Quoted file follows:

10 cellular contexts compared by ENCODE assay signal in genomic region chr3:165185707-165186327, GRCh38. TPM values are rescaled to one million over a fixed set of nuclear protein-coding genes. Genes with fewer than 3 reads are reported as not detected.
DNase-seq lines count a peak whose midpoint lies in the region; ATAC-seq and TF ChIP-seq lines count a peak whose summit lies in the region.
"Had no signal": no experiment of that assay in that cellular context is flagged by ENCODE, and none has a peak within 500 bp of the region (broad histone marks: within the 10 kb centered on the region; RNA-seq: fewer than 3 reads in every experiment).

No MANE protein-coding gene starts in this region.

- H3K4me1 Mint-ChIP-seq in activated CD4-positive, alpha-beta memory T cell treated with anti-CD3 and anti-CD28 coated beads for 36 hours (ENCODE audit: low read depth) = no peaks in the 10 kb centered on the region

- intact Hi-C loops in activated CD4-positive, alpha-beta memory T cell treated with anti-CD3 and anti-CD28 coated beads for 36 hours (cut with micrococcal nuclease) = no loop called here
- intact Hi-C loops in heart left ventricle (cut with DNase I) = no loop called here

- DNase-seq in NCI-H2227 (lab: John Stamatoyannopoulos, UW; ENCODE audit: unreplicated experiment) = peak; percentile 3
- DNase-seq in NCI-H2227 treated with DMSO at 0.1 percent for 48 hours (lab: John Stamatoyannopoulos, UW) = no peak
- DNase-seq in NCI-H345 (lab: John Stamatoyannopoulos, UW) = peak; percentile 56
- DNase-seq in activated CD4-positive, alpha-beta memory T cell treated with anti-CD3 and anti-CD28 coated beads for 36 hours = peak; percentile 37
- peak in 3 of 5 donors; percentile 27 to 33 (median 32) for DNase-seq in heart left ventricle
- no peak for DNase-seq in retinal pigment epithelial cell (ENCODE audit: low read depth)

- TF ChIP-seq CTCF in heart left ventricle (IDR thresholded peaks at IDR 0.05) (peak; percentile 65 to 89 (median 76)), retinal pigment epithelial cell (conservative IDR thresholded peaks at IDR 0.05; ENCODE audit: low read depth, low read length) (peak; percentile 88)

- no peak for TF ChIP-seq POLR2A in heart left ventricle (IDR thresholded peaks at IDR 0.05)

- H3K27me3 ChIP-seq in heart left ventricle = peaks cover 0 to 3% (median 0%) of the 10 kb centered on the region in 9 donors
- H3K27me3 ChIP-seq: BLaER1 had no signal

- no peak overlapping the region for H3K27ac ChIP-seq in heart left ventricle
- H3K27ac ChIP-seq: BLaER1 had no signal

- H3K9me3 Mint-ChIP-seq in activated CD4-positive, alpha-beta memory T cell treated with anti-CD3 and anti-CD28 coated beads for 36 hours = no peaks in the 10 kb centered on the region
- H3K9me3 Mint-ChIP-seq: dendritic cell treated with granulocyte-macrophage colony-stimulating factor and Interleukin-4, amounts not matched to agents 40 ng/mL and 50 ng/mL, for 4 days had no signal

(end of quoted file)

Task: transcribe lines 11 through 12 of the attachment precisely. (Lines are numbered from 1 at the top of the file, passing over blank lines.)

- DNase-seq in activated CD4-positive, alpha-beta memory T cell treated with anti-CD3 and anti-CD28 coated beads for 36 hours = peak; percentile 37
- peak in 3 of 5 donors; percentile 27 to 33 (median 32) for DNase-seq in heart left ventricle